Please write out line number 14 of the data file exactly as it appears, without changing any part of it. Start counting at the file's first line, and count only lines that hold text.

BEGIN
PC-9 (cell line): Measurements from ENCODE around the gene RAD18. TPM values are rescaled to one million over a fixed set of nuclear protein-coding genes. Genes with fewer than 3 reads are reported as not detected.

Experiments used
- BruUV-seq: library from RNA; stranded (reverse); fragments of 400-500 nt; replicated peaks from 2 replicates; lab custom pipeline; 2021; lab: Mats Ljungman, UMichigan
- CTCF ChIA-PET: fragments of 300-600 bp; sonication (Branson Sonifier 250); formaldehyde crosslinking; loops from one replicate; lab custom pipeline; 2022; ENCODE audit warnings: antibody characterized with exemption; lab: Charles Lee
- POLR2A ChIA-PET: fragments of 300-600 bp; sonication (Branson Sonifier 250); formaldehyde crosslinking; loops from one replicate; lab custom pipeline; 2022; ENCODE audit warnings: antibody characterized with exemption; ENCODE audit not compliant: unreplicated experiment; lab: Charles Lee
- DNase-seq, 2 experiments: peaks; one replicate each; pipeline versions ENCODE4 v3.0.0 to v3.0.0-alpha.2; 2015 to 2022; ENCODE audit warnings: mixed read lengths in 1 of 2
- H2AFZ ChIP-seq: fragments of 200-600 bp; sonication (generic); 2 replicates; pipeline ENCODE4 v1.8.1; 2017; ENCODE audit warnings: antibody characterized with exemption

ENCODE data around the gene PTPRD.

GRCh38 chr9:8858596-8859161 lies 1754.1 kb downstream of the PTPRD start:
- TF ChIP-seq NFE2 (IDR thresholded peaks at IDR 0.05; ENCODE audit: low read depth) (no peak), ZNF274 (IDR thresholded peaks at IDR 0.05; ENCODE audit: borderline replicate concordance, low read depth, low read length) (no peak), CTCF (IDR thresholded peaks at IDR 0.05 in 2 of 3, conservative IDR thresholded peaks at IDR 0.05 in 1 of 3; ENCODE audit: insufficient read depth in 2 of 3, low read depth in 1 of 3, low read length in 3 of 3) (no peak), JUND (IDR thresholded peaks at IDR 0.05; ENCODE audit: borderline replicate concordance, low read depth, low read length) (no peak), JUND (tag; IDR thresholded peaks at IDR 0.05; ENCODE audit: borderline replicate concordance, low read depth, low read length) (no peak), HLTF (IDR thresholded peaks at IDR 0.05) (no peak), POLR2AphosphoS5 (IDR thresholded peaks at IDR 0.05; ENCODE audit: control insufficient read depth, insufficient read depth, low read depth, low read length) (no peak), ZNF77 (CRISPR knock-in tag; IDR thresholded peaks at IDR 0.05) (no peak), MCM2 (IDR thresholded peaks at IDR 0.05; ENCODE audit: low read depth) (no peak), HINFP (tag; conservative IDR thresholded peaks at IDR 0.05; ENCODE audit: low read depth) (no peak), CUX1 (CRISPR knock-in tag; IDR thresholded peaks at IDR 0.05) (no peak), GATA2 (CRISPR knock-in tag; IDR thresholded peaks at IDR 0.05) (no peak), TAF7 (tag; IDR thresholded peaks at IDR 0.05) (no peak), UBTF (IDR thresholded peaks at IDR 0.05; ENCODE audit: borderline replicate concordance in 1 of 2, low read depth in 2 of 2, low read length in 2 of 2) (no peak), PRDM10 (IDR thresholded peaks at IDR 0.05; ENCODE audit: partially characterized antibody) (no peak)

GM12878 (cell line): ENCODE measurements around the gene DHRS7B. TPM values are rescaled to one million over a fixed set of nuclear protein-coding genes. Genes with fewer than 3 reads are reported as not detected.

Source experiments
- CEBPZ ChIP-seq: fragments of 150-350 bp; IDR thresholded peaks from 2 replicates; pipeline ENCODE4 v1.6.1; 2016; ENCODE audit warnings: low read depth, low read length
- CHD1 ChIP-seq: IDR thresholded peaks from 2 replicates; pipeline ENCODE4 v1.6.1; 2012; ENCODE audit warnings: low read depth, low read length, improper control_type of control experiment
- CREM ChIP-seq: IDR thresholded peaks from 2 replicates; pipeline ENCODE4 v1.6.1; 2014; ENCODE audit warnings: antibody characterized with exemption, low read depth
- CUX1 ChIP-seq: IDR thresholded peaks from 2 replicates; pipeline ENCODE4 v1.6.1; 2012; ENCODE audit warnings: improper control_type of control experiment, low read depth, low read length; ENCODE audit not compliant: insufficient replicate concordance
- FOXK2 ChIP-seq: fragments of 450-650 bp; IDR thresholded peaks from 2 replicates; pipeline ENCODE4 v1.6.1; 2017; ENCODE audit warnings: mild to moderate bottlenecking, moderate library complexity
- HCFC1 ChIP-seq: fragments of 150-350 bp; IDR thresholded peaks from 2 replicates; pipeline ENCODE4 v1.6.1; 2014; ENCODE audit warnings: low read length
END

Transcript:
- CHD1 ChIP-seq: IDR thresholded peaks from 2 replicates; pipeline ENCODE4 v1.6.1; 2012; ENCODE audit warnings: low read depth, low read length, improper control_type of control experiment